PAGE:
Academic journal article Issues in Teacher Education

Increasing Teachers' Metacognition Develops Students' Higher Learning during Content Area Literacy Instruction: Findings from the Read-Write Cycle Project

Academic journal article Issues in Teacher Education

Increasing Teachers' Metacognition Develops Students' Higher Learning during Content Area Literacy Instruction: Findings from the Read-Write Cycle Project

Article excerpt

Introduction

Success in the 21st century, for individuals and societies, requires competence in comprehending and communicating in the academic disciplines-the natural sciences, history, geography, and more. The Read-Write Cycle (RWC) Project, a three year longitudinal research study conducted from 2005-2008 in ten public elementary schools in southern California, explored the effectiveness of curriculum and instructional strategies that integrate literacy with disciplinary knowledge with the simultaneous goals of (a) enhancing students' literacy outcomes and (b) broadening and deepening knowledge of the content area. Funded by the U.S. Institute of Education Sciences, the RWC Project concentrated over years one and two on 1,024 students in grades three through six and the ongoing professional development of 18 classroom teachers. This documentary account focuses on one aspect of the larger project, specifically the RWC Project's effect on teachers' metacognition about their own practice leading to upper elementary grade students' higher learning by developing students': (1) metacognition and reflection; (2) exploration and depth in content domains; and (3) integration of literacy in content areas.

Theoretical Framework

The Read-Write Cycle Project research and professional development team members represent varied backgrounds in education and psychology and, as such, each contributed a distinct theoretical and/or practical perspective on content area literacy teaching and learning. However, consistent among all team members was a shared belief in and commitment to the following key constructs: constructivistic views of teaching and learning, emphasizing metacognition in instruction, using multiple strategies for reading comprehension, and the role of the teachers as co-learners in the process.

Constructivism and Metacognition

Our views are consistent with long-standing constructivist theories (Anderson, Spiro, & Anderson, 1978; Hayes & Flower, 1980; Scardamalia & Bereiter, 1982; Spiro, Bruce, & Brewer, 1980) and recent constructivist approaches (Afflerbach, Pearson, & Paris, 2008; Duke & Martin, 2008; Kintsch & Kintsch, 2005; Pressley, 2002) supporting the proposition that the effective learner is an active problem solver, one that engages cognitively around the problem at hand and in understanding the thought processes surrounding the solution of the problem. We believe the engaged learner demonstrates deliberateness and conscious decision-making in taking "active control over cognitive processes" (Gama, 2004) and that this level of consciousness in decision-making must be achieved through leading students to be metacognitive during their learning experiences. We use Pressley's (2002) description of metacognition as thinking about thinking or in other words, an awareness of one's thought processes that evaluate the effectiveness of choices made in the present as well as the long range outcomes.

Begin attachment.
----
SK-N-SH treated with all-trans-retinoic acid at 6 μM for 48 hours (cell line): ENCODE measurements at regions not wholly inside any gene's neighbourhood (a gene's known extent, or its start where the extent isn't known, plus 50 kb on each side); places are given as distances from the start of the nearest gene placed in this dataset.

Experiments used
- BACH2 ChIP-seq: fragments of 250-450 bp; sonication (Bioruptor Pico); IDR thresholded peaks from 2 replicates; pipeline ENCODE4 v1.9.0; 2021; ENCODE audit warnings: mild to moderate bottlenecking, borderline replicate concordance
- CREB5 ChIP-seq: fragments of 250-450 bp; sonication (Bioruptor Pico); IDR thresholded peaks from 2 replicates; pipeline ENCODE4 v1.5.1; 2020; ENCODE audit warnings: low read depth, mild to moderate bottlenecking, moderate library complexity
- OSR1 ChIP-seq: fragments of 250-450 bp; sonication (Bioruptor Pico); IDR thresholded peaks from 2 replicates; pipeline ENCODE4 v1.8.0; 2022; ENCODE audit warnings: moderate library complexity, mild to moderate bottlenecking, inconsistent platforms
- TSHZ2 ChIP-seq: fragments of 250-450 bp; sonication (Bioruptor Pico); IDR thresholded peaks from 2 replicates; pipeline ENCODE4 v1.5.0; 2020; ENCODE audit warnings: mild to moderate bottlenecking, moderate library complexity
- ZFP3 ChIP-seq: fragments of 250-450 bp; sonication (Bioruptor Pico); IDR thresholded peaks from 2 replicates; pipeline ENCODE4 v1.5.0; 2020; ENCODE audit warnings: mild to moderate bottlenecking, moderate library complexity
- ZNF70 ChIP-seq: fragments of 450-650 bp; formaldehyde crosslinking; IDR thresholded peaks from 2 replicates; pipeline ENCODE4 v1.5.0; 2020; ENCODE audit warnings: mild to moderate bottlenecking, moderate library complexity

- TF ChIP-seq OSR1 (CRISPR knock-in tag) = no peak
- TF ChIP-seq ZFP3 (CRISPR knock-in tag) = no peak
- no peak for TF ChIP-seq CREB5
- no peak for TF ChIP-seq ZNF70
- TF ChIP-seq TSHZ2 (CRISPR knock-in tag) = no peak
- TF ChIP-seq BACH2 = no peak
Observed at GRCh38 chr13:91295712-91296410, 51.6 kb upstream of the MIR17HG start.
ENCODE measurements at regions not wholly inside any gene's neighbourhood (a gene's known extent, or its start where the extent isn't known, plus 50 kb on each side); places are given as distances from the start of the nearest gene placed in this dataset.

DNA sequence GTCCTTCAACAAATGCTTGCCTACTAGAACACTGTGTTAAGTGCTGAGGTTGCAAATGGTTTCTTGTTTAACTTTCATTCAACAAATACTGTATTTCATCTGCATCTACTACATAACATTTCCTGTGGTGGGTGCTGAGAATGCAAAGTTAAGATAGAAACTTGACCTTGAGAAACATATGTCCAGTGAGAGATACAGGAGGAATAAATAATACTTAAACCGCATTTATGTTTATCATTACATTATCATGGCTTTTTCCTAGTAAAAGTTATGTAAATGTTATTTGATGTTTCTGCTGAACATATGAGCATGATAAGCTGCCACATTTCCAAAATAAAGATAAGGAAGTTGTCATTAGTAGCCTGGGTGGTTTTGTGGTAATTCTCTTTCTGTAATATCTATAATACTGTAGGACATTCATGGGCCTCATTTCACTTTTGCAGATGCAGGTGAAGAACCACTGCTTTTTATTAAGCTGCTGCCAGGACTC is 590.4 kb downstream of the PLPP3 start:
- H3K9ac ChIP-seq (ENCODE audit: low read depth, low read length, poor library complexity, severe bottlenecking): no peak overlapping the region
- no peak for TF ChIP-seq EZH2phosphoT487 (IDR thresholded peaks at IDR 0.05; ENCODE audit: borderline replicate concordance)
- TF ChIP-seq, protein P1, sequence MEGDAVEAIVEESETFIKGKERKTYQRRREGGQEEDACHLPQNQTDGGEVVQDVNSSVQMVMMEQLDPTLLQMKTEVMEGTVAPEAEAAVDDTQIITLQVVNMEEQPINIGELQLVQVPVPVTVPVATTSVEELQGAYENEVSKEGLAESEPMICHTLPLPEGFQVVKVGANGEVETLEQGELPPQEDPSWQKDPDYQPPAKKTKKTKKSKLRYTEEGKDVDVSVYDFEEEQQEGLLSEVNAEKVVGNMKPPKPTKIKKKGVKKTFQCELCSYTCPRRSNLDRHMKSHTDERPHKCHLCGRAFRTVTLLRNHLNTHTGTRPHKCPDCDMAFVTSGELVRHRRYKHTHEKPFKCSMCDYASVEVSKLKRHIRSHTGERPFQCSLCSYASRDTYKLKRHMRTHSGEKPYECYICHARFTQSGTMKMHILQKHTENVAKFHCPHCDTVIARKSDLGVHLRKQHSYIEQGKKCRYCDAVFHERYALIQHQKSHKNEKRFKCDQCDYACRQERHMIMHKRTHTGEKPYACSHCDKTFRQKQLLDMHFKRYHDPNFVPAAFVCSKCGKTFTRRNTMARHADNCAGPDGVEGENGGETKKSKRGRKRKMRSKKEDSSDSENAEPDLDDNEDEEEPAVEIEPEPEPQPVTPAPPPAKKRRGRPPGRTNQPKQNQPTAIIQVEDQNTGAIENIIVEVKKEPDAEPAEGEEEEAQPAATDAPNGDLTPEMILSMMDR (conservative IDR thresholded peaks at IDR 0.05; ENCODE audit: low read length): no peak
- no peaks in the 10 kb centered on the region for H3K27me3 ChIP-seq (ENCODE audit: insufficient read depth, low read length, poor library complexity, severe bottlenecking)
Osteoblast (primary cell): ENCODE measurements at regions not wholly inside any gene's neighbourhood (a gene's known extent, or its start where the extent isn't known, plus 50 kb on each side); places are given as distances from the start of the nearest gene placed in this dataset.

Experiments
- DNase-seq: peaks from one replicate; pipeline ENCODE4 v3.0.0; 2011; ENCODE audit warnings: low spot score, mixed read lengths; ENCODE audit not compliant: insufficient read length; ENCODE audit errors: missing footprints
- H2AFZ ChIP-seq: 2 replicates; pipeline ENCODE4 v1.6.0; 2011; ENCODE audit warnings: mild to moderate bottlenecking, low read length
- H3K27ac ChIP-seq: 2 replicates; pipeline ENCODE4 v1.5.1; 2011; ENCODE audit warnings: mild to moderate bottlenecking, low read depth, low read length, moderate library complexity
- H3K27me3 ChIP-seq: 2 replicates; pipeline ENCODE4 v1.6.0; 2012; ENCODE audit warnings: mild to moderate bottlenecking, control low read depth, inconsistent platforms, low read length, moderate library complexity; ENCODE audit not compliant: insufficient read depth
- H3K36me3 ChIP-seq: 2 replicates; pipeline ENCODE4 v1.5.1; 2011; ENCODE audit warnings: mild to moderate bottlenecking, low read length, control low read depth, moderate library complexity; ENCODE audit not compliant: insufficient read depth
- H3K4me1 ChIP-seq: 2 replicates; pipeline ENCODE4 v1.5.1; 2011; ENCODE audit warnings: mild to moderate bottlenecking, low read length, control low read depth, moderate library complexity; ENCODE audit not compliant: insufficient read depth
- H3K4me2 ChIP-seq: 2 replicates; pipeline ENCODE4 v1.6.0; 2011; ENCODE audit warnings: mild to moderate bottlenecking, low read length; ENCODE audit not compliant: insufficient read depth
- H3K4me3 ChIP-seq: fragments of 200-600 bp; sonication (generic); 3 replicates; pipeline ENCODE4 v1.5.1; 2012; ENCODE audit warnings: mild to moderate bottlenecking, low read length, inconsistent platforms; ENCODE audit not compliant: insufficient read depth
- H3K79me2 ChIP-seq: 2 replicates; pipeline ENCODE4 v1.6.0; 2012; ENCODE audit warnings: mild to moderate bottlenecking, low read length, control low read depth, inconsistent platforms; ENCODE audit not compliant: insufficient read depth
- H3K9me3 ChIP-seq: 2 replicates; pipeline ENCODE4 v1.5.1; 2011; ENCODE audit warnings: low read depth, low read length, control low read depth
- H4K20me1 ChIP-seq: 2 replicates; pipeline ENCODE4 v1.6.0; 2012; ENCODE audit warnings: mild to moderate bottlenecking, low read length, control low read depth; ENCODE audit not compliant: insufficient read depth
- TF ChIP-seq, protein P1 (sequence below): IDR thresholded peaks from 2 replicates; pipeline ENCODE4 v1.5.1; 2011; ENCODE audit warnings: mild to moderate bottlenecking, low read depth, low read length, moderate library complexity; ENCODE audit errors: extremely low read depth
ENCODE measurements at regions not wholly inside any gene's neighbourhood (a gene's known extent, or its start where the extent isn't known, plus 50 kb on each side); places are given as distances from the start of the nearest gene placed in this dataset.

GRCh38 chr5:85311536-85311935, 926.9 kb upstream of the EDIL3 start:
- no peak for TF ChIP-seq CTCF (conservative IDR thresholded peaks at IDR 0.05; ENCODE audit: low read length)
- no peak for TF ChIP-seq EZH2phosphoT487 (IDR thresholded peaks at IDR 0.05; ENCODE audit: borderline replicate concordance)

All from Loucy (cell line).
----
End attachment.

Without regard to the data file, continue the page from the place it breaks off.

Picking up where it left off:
Unlike cognition, which is merely the act of knowing, metacognition is the learner's reflection about what he or she already knows or is in the process of learning (Smith, 2004), which we contend is a missing link in instruction in most classrooms today. Recent research suggests that the further development of cognitive to metacognitive thinking enhances both retention and comprehension for the learner, and that the ability to think metacognitively is the critical distinction between low and high achieving students (Pogrow, 2004) such as those we serve in the Read-Write Cycle Project. In exploring metacognition's role in comprehension, Pressley asserts it is "knowledge about reading and how reading is accomplished" (2002, p. 304). Although the research supports the enhanced benefits of metacognitive instruction in classrooms, without appropriate teacher professional development, few of these comprehension strategies transfer to or persist in many classroom settings (Boulware-Gooden et al. …

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